------------------------------------------------------------
On February 14, 2001, Associated Golf Management Inc. dismissed
its certifying accountant, Stefanou & Company, LLP. Stefanou's
report for the year ended December 31, 1998 contained an
explanatory paragraph regarding the substantial doubt about the
company's ability to continue as a going concern. The decision to
dismiss Stefanou was approved by the company's Board of
Directors.


BRIDGE INFORMATION: Court Okays Use of Current Business Forms
-------------------------------------------------------------
At the Debtors' behest, Judge McDonald granted Bridge Information
Systems, Inc. authority to continue using their existing supplies
of business forms (including, but not limited to, letterhead,
purchase orders, invoices, contracts and checks), without the
need to follow the United States Trustee's operating guideline
that all business forms used by a chapter 11 debtor bear a
"debtor-in-possession" legend. Parties doing business with the
Debtors undoubtedly will be aware, Judge McDonald observed, as a
result of the size and notoriety of the Debtors and these cases,
of the Debtors' status as chapter 11 debtors-in-possession.
Changing Business Forms immediately would be expensive and
burdensome to the Debtors estates and extremely disruptive to the
Debtors' business operations. Accordingly, until existing stock
is depleted, the Debtors may continue using their prepetition
business forms. (Bridge Bankruptcy News, Issue No. 2; Bankruptcy
Creditors' Service, Inc., 609/392-0900)


CALIFORNIA CASUALTY: S&P Cuts Insurer's Rating to BBBpi from Api
----------------------------------------------------------------
Standard & Poor's lowered its financial strength rating on
California Casualty Compensation Insurance Co. to triple-'Bpi'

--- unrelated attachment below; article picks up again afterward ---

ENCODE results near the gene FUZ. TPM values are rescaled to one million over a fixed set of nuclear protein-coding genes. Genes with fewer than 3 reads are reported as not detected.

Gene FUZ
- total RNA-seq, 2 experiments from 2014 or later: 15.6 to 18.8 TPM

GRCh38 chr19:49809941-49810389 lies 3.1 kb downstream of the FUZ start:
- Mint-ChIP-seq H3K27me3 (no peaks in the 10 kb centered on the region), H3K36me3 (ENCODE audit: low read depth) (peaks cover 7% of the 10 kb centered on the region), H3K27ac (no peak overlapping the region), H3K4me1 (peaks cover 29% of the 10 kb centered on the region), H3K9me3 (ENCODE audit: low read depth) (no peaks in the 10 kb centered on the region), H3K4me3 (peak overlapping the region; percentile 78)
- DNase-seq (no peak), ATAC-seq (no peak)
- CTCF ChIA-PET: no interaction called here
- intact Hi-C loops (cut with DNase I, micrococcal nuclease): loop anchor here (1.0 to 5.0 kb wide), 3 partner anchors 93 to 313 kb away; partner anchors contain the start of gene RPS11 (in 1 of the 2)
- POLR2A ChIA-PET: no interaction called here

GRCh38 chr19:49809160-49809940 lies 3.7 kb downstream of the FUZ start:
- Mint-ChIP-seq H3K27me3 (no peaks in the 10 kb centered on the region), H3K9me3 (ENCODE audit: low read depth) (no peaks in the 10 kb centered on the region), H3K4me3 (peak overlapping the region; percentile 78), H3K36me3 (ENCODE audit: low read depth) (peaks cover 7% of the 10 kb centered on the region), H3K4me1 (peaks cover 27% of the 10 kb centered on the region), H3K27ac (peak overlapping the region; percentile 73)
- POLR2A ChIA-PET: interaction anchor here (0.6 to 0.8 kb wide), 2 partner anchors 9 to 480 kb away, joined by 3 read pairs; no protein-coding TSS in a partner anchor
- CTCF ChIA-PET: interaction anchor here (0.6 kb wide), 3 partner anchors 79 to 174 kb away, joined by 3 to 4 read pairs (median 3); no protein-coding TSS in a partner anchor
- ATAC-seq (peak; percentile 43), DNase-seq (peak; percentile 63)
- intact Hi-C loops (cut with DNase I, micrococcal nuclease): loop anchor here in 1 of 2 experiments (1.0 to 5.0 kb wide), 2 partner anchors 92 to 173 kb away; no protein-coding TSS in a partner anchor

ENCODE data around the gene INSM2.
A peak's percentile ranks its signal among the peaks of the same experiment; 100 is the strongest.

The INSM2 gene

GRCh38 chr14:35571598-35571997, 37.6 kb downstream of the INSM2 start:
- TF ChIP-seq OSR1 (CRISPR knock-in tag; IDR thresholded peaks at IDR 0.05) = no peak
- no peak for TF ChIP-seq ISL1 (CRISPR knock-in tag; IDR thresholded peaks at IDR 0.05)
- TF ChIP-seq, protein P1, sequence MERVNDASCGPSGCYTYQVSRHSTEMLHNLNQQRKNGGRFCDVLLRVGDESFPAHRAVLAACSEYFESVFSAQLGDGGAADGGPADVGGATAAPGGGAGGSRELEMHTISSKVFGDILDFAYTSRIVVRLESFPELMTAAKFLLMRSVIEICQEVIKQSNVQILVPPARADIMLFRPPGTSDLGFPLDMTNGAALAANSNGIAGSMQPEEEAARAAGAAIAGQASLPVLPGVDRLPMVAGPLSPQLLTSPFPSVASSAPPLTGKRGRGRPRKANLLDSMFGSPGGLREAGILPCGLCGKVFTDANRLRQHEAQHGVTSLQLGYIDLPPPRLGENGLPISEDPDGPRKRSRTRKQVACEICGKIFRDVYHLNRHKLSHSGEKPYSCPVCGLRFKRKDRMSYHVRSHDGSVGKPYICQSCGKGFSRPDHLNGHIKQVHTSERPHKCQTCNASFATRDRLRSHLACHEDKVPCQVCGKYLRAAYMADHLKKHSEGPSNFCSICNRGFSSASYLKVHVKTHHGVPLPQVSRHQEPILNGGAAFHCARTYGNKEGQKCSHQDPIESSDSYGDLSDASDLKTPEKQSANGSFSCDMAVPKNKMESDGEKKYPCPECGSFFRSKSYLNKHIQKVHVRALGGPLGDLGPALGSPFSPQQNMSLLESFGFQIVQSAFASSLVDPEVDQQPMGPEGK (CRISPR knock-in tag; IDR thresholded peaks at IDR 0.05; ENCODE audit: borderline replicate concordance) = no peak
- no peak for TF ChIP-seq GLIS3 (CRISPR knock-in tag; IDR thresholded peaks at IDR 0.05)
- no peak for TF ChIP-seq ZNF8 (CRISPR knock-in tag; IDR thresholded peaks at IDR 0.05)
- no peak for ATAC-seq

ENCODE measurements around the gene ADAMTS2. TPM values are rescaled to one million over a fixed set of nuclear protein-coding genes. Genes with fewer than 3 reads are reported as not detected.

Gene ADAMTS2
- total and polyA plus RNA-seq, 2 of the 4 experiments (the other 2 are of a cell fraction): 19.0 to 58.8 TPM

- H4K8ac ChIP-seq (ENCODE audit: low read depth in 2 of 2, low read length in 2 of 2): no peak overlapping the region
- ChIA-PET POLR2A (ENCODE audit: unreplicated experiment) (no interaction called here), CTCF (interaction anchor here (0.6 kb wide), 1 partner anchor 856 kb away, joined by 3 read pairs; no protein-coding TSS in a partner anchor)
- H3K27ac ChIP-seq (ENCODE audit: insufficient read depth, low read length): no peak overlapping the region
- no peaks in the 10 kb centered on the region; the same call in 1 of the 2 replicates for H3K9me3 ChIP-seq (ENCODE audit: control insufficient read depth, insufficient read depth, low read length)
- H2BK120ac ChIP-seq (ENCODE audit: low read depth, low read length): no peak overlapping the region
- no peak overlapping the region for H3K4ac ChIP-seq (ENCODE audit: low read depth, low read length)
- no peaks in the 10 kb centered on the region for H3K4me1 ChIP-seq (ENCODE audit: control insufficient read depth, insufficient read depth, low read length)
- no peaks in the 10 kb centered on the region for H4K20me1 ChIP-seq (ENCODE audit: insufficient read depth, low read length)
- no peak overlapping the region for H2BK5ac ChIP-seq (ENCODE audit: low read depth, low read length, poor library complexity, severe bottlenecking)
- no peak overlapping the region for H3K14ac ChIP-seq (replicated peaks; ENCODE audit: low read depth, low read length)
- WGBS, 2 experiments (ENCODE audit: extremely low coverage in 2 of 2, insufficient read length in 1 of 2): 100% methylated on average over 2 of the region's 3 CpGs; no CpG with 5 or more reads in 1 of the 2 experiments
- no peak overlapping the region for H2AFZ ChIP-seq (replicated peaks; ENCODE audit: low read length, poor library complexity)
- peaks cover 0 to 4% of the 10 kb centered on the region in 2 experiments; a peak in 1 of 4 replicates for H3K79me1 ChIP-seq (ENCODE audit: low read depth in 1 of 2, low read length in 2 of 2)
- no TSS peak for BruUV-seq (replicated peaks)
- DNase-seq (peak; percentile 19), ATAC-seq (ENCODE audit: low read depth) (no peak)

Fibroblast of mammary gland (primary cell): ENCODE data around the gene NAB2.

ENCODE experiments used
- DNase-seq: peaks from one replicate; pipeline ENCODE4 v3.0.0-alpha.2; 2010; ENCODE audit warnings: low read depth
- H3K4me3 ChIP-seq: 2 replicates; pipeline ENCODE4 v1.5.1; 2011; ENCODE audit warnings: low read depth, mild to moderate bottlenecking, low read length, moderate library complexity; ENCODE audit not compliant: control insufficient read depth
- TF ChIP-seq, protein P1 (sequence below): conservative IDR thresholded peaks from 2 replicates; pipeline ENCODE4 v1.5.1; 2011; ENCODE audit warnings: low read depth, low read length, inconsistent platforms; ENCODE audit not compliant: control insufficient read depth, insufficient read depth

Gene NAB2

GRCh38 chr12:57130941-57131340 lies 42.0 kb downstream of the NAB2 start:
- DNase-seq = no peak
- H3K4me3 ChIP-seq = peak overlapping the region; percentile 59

from single-'Api'.

Based in San Mateo, Calif., California Casualty Compensation
(NAIC: 10063) is a member of the California Casualty group of
companies. As of Oct. 1, 1997, CCG discontinued writing new
workers' compensation insurance in California. Following the 1998
modification of the interaffilated pooling agreement with the
other members of the group, under which all workers' compensation
and miscellaneous commercial lines business is retroceded to
California Casualty Compensation, California Casualty
Compensation no longer qualifies for the same rating as the other
pool members.

This business is currently being run off. The run-off operations
are managed by California Casualty Management Co. California
Casualty Compensation, which began business in 1994, is licensed
only in California.

Major Rating Factors:

      * The implicit support from the company's parent, California
        Casualty Indemnity Exchange, is a factor in the rating.

      * The company's five-year average ROR of negative 1.5% is
        weak. When the return is further adjusted for volatility,
        the company's score is below that of higher-rated
        insurers. In addition, at the end of the second quarter of
        2000, the company reported a gain of $3.3 million compared
        with a gain of $4.7 million for the same time period in
        the prior year, a 30% decrease.

      * The company is adequately capitalized. However, in 1999,
        California Casualty Compensation was more leveraged than
        peer companies, with net premiums written plus liabilities
        to surplus at 5.2 times.

Ratings with a 'pi' subscript are insurer financial strength
ratings based on an analysis of an insurer's published financial
information and additional information in the public domain. They
do not reflect in-depth meetings with an insurer's management and
are therefore based on less comprehensive information than
ratings without a 'pi' subscript. Ratings with a 'pi' subscript
are reviewed annually based on a new year's financial statements,
but may be reviewed on an interim basis if a major event that may
affect the insurer's financial security occurs. Ratings with a
'pi' subscript are not subject to potential CreditWatch listings.

Ratings with a 'pi' subscript generally are not modified with
"plus" or "minus" designations. However, such designations may be
assigned when the insurer's financial strength rating is
constrained by sovereign risk or the credit quality of a parent
company or affiliated group, Standard & Poor's said.


CATHOLIC HEALTHCARE: Cuts Jobs And Closes Sacramento Operations
---------------------------------------------------------------
Catholic Healthcare West, which is restructuring in a plan aimed
at saving $100 million annually, will phase out its Mercy
Healthcare Sacramento operations as part of a consolidation
strategy. The San Francisco, Ca.-based hospital operator, which
is reducing the number of its operating divisions, will lay off
350 employees in conjunction with the plan to fold Mercy into its